By Chris Emma–

CHICAGO (CBS) — Moments after NHL commissioner Gary Bettman declared the Blackhawks a dynasty on Monday night after Chicago won its third Stanley Cup in six years, he called upon the leader of this remarkable run.

Blackhawks captain Jonathan Toews bolted over to the commissioner’s podium like he was on a rush into the offensive zone and put his hands on the Stanley Cup. He smiled for three seconds of photos, then those 34 and a half pounds of glory were all his.

“F—ing right, boys!” he yelled to his teammates waiting off to the side.

That Captain Serious scowl was replaced with an unmistakable smile, one that certainly won’t be leaving his face during yet another summer with Stanley. The Blackhawks’ tireless leader, the engine behind their constant resolve, Toews only seems to let his guard down when their one goal has been achieved.

Once again, the Blackhawks are Stanley Cup champions and the toast of the town.

But gone is the novelty of Chicago’s hockey revival — the story of their 2010 title — replaced instead by the demands to win every season. This is enforced by Toews, the 27-year-old who has already hoisted the Cup three times and donned Olympic gold twice. The winning, demanding culture of this Blackhawks organization wouldn’t exist without its leader.

With that “C” on Toews’ chest comes the responsibility to bring out the best of his Blackhawks, and there’s not a better guy to carry such an honor.

“He’s truly a leader,” Blackhawks winger Marian Hossa said. “He was born like that.”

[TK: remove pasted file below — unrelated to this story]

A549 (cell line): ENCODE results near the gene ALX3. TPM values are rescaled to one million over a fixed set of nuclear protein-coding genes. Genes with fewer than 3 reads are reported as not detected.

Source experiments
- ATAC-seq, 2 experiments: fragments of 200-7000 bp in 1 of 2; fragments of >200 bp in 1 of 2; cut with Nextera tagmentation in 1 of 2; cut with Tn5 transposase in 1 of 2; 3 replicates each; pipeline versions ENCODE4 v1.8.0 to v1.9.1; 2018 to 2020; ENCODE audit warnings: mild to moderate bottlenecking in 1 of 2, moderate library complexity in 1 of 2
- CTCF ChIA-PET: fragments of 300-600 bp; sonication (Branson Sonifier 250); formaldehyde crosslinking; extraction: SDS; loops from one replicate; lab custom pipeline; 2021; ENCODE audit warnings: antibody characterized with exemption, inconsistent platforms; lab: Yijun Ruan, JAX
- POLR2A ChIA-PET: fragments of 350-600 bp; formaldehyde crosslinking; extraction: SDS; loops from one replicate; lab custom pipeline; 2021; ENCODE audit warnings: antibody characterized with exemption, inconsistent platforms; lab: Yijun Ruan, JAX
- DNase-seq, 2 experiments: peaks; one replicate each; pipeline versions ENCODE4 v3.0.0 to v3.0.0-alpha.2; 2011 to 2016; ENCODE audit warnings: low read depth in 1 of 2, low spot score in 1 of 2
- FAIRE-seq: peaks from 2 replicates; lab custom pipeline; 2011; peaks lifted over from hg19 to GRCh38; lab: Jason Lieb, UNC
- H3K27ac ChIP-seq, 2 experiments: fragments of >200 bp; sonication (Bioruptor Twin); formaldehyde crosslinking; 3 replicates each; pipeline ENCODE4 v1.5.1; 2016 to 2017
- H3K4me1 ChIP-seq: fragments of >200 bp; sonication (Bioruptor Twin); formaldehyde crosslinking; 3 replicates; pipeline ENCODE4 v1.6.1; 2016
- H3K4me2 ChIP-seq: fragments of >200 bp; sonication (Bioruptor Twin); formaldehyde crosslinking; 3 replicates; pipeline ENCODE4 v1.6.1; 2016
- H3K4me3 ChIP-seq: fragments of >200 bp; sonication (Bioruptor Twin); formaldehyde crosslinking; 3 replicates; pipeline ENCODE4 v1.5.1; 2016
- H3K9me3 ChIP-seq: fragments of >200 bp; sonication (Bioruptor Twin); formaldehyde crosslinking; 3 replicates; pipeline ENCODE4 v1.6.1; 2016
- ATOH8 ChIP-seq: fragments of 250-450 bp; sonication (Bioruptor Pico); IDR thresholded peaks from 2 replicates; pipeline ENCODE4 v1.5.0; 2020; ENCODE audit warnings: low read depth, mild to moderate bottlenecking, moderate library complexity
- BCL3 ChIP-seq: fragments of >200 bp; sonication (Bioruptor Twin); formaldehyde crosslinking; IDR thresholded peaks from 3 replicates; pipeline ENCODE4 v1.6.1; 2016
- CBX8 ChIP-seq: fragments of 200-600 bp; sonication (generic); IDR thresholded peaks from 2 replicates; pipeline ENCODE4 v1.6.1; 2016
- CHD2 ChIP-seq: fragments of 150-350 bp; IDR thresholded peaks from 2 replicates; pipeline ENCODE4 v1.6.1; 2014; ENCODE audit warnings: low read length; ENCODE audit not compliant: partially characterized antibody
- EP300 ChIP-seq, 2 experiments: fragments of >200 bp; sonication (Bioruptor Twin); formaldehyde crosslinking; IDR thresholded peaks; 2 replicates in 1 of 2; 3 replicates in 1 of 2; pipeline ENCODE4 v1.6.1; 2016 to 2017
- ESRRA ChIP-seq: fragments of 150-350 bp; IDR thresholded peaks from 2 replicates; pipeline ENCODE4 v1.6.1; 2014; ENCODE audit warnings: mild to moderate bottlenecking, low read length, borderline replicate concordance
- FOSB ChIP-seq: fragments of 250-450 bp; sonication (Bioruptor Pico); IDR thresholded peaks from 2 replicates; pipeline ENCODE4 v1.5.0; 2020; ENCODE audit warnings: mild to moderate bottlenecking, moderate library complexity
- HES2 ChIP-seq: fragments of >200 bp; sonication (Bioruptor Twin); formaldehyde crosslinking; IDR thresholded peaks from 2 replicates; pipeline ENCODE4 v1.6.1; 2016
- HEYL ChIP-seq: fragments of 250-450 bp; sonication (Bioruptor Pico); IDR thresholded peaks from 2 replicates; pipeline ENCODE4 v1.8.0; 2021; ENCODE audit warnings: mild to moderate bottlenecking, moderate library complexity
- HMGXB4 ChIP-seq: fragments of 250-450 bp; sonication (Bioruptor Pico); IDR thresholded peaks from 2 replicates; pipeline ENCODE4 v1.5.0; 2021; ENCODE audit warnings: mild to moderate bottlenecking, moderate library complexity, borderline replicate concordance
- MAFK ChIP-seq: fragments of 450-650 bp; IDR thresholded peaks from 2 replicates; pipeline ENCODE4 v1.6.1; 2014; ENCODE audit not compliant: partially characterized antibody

The Blackhawks’ Cup chase of 2010 was a fun, feel-good story of a young group winning with pure talent. In 2013, the maturation manifested in another title, though this one not nearly as surprising. But this 2015 banner to be hung above the United Center is the testament to the lasting legacy of this core, namely its leader.

Make no mistake, Toews has cemented his place as the best player in hockey. Combine pure talent and skill with the invaluable leadership factor, and you have a special player. The tremendous play of Toews in a third Cup run — he had 10 goals and 11 assists in 23 postseason games — only further solidifies his hockey greatness.

“We wanted it,” Toews said. “We wanted it for each other, for the city.”

Chicago can’t repay Toews enough, for the Winnipeg native has become one of the city’s move beloved figures. You can put Toews on the same Mount Rushmore as Michael Jordan, Walter Payton and other Chicago greats to be debated in the bar room, because three championships in six years are remarkable, especially given that this modern, salary cap era NHL attempts to prevent such a dynasty.

And who’s to say there won’t be more championships in years to come?

Everybody who watches the Blackhawks sees Toews and his immense skill, but few see what makes him such a tremendous leader.

As the Blackhawks skated the United Center ice and celebrated their latest title Monday night, Toews shared a moment with each individual teammate. He had a hug for Kris Versteeg and expressed his gratitude to trade deadline acquisition Antoine Vermette. While the party raged on in the dressing room — a private team setting lasting past 4 a.m. — Toews took time to thank team personnel, even leaving the room to show his appreciation for the security staff waiting outside.

There have been countless great athletes but few possess the leadership qualities of Toews, who has the accolades to go with it, too.

With victory on the Blackhawks’ side and the Stanley Cup ready for a summer of celebrations, Toews can show his lighter side. But Captain Serious will soon be back with a vengeance.

Toews has more to accomplish in his extraordinary legacy.

Follow Chris on Twitter @CEmma670.

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